It’s like drawing in sand.
This is what Rusalka whispers through the crack in the bathroom stall, referring to the men she meets in places like this.
When we’ve resumed our places she finishes her beer, puts it down out loud. The one she was talking about notices, because of course he does.
They exchange the basics, then she asks him back to her house on the lake. They stumble past me, smashed together, tittering. I can make out the word breaststroke.
She’s given to sudden pronouncements.
“I don’t hate men. I just don’t need them. They just take it the same way.”
This is the same night she told me, “Honey, in this world, you’ll only have as much money as the closest male lets you hold. Don’t you forget that.”
She says the western notion of romance is just mating insecurity.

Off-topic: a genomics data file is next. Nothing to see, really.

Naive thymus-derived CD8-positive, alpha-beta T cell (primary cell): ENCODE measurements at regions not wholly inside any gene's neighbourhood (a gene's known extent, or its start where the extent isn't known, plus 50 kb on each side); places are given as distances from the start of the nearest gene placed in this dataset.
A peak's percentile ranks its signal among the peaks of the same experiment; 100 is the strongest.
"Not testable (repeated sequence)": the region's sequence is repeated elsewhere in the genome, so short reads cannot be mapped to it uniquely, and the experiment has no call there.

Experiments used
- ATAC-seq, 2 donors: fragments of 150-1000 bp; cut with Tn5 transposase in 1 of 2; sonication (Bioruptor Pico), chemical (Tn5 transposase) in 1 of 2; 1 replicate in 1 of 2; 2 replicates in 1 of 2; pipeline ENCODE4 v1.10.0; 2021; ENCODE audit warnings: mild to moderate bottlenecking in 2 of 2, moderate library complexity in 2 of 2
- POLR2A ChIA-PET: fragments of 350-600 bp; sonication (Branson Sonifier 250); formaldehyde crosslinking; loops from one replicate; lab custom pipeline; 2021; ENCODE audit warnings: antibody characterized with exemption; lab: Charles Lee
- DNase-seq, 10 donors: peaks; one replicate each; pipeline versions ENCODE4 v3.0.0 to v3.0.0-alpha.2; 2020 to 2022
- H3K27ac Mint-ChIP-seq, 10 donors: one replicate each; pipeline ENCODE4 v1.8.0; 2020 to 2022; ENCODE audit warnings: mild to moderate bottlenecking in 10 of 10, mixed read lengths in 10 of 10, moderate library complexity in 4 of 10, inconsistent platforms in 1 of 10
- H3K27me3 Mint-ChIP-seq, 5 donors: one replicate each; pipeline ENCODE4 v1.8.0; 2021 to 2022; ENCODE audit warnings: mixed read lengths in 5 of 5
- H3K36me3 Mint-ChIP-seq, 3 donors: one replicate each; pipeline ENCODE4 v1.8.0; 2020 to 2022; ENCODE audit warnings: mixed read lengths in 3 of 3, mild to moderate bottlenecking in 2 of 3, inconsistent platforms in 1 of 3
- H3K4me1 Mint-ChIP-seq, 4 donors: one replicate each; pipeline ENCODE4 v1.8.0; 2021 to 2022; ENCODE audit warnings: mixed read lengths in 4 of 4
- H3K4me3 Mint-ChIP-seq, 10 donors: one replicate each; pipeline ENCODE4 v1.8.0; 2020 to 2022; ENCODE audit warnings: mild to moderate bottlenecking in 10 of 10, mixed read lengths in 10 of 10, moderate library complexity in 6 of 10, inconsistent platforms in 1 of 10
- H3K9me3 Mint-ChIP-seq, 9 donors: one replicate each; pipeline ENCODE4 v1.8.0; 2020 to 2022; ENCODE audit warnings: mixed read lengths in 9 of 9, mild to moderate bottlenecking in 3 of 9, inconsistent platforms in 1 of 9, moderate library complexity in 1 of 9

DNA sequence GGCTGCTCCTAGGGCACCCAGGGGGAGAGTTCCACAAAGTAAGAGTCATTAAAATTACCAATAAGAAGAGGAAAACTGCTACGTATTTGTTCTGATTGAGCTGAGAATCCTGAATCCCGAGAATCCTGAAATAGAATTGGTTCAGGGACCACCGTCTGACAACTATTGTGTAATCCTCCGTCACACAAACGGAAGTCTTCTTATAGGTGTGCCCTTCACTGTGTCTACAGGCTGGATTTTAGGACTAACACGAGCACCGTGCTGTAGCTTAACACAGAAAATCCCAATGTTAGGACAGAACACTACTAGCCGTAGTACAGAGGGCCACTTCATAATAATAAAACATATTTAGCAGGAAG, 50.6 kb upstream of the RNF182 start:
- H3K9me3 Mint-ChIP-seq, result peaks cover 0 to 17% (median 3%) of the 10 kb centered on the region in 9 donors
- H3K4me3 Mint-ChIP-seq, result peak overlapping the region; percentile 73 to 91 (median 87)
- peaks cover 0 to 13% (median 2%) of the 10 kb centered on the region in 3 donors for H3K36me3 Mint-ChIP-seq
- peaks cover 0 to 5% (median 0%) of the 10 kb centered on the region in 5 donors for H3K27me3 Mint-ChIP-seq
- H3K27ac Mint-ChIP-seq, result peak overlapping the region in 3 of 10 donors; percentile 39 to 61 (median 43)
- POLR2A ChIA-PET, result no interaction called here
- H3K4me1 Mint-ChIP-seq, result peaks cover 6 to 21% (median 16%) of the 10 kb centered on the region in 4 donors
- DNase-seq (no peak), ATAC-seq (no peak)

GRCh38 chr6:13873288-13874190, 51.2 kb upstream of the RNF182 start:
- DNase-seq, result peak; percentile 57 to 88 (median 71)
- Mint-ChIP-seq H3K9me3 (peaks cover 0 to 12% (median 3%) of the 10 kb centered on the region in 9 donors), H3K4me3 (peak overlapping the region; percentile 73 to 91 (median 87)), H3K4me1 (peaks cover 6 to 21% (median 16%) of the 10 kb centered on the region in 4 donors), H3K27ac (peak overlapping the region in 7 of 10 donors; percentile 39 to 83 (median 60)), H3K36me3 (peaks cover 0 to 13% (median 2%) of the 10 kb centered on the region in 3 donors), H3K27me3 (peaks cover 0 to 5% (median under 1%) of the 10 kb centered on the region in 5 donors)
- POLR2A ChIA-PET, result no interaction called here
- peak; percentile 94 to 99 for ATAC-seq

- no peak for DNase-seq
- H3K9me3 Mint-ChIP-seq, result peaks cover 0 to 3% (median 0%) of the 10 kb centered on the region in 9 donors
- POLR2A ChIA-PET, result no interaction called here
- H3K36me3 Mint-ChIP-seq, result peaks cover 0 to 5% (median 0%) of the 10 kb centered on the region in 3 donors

Her idea of love: a hairless leg.
In the parking lot behind the bar, her new friend nicknames her Rucksack. He pulls her up onto his back. Rusalka draws lazy arcs with her arms as if the air was water, leaning her breastbone against the nape of his neck.
He can’t see it over his head; to him, she just grows heavier.
Mating insecurity — isn’t that just another way of saying the will to survive?
Now I’m alone, my breath drawing in droplets on the bar’s dirty window. When I was a girl, I thought I’d have a house on a lake by now. Or at least a hand on my thigh, under this table.
Yards from his Volkswagen the man’s steps falter in the gravel, then he kneels on it, bending like a calf in front of the Christ child.
Freeing her legs while she rises into the sky, Rusalka keeps swimming.
Hannah Cole is a minimalist fiction writer based in Tennessee. She studied illustration at Memphis College of Art and later became a founding member of Memphis Writer’s Group, a local workshopping collective. Hannah draws her stories from life, myth, and the unconscious, seeking to uncover the inexpressible.